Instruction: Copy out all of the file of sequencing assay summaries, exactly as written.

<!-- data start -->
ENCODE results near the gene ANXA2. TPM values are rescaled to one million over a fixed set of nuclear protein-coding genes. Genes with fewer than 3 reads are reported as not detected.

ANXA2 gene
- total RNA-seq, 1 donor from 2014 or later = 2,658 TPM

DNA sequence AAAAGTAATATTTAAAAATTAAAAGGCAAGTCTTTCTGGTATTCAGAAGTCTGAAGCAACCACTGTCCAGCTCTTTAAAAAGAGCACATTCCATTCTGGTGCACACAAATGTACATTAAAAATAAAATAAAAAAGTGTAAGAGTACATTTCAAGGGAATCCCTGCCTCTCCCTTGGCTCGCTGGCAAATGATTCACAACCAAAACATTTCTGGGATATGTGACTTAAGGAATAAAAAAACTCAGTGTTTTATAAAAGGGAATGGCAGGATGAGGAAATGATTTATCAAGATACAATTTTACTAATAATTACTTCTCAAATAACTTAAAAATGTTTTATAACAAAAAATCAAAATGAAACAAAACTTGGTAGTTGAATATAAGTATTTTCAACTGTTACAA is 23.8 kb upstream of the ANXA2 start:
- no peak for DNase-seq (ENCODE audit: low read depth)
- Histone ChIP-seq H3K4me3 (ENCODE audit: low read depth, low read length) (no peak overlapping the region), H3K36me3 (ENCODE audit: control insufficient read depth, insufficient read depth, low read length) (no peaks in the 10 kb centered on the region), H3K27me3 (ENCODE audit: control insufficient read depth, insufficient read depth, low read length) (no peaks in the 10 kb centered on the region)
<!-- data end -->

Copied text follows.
ENCODE results near the gene ANXA2. TPM values are rescaled to one million over a fixed set of nuclear protein-coding genes. Genes with fewer than 3 reads are reported as not detected.

ANXA2 gene
- total RNA-seq, 1 donor from 2014 or later = 2,658 TPM

DNA sequence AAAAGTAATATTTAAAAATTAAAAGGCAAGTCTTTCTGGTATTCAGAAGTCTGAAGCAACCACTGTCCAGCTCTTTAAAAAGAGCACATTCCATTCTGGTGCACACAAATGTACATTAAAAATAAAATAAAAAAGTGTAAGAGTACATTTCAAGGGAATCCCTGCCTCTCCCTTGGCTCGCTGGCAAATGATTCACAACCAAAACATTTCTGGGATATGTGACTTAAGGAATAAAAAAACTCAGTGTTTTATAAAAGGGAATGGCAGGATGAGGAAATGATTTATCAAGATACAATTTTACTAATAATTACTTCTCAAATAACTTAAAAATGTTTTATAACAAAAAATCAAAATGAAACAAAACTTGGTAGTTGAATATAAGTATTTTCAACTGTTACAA is 23.8 kb upstream of the ANXA2 start:
- no peak for DNase-seq (ENCODE audit: low read depth)
- Histone ChIP-seq H3K4me3 (ENCODE audit: low read depth, low read length) (no peak overlapping the region), H3K36me3 (ENCODE audit: control insufficient read depth, insufficient read depth, low read length) (no peaks in the 10 kb centered on the region), H3K27me3 (ENCODE audit: control insufficient read depth, insufficient read depth, low read length) (no peaks in the 10 kb centered on the region)